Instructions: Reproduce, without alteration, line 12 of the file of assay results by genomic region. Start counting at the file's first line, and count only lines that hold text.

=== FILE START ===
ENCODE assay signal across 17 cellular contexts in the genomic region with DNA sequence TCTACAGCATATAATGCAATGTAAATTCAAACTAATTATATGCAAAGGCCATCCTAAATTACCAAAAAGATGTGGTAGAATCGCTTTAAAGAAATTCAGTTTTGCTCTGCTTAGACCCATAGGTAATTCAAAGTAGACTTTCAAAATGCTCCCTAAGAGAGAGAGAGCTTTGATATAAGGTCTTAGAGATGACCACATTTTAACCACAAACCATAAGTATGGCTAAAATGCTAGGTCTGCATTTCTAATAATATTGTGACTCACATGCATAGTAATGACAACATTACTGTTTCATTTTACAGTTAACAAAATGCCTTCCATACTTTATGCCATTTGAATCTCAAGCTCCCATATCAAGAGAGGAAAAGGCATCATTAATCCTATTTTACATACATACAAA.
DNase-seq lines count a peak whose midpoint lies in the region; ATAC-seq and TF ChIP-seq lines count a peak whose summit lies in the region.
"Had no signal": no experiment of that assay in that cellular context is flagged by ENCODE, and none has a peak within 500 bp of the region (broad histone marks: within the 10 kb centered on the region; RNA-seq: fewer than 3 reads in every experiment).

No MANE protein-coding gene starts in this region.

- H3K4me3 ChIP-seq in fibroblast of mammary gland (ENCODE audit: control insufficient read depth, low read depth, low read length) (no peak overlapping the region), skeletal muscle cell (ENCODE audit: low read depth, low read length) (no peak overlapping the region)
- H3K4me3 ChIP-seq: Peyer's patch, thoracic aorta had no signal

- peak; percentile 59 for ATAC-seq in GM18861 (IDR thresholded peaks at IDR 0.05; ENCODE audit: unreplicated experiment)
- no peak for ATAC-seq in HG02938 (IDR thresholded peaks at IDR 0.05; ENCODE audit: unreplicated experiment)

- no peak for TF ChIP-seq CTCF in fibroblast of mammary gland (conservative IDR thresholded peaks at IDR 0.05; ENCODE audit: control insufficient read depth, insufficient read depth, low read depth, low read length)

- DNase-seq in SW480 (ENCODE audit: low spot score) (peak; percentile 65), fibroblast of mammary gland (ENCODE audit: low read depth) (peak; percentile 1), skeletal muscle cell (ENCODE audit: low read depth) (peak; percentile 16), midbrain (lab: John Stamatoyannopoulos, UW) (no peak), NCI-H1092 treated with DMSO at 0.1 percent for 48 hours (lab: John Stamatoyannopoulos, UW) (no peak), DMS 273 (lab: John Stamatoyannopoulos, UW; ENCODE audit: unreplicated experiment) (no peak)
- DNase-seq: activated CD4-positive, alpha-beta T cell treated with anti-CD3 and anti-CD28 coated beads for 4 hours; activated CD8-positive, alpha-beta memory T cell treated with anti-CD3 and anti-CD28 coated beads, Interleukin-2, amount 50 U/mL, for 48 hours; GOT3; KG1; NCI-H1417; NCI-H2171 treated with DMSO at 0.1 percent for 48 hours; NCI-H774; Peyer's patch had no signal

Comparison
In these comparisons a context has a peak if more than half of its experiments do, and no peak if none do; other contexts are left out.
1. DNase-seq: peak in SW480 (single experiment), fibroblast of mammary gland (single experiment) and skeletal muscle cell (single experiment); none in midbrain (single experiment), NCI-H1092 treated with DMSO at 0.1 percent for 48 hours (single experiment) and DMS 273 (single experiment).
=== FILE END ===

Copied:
Comparison